Over the past 20 years Southeast Asia’s energy demand has risen 3% per year and is expected to double 2020 levels by 2050. As the region transitions to renewable energy, demand for critical minerals and mining equipment, technology and services pose major opportunities for Australian exporters.

Green energy transition

Australia has the expertise and technology to assist Southeast Asia with its transition needs, and there is also scope to attract investment to support Australia’s clean energy manufacturing objectives. Diverse and resilient energy supply chains will be critical, and there is potential to collaborate on solar, electric vehicles and battery storage supply chains.


Urbanisation, climate change and digitalisation are driving current and future infrastructure needs in Southeast Asia. Australia’s deep sectoral expertise is an opportunity to capitalise on the need for investment in the region’s infrastructure.

Education and skills

Strong demand for education services in ASEAN is driven by a burgeoning middle-class and evolving workforce, creating opportunities for Australian educators. Continued investment in Australia’s education sector and scholarships will help encourage economic and people-to-people connections.

Visitor economy

By 2024, about 181 million Southeast Asians are predicted to travel overseas, up from 40.69 million in 2022. Increased two-way tourism can be facilitated by continued investment in marketing, aviation connectivity, infrastructure, visas processing and training.


Similar to Australia, Southeast Asia’s population is ageing and demand for healthcare is increasing. This is leading to more demand for skilled workers, pharmaceuticals and health infrastructure investment.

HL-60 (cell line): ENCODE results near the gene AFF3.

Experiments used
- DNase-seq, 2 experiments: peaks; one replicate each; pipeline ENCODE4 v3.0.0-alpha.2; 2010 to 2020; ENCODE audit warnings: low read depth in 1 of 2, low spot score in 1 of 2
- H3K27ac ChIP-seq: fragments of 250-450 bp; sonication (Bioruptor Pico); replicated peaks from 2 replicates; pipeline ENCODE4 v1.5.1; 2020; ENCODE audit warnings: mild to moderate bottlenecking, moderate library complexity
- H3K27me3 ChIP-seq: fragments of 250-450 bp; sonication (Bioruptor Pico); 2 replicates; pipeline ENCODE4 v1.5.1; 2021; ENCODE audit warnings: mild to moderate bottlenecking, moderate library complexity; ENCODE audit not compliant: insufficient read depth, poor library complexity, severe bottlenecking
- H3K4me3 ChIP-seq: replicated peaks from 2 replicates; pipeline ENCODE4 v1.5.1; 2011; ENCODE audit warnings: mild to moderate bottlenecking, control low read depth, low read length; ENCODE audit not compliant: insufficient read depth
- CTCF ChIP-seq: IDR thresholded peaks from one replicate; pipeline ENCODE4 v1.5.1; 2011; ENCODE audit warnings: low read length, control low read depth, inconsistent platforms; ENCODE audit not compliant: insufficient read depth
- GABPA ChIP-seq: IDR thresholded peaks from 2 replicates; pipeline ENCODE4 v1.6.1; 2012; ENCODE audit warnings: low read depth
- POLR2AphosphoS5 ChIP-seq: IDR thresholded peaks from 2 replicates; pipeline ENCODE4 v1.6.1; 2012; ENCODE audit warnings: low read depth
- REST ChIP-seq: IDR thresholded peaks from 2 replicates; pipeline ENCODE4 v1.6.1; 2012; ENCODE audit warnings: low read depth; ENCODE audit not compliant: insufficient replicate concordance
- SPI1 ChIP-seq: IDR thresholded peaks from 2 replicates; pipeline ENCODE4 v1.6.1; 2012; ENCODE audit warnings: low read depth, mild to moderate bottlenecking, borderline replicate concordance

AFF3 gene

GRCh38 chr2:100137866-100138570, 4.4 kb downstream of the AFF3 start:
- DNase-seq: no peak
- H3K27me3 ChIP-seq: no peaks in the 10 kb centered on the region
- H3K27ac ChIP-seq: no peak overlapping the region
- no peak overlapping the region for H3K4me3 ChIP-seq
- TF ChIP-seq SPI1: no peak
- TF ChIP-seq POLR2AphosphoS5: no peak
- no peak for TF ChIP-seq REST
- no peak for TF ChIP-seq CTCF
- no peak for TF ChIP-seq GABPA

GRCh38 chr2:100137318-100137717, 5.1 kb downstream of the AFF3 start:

Digital economy

The region’s growing pool of tech talent, booming digital economy (worth at least US$200 billion in 2022) and an increasing number of tech start-ups (77% rise from 2018 to 2021) are driving significant investor interest. This represents a strong proposition for Australian businesses and clear opportunities for bilateral investment.

Professional and financial services

Southeast Asia’s professional services sector is growing, reflecting rising populations, increasing economic strength and more trade and investment. Professional services between Australia and ASEAN are expanding and are an important factor of smooth bilateral trade and investment.

Creative industries

Australia and Southeast Asia have strong diversity in creative activities and growing consumer bases. Creative industries can play an important role in two-way cultural exchange and supporting people-to-people links, and there is potential for more engagement.

CCIWA’s International Trade and Investment Centre (ITIC) helps businesses reduce the time, cost and risk of going global. Contact the team for a free consultation on (08) 9365 7620 or via [email protected].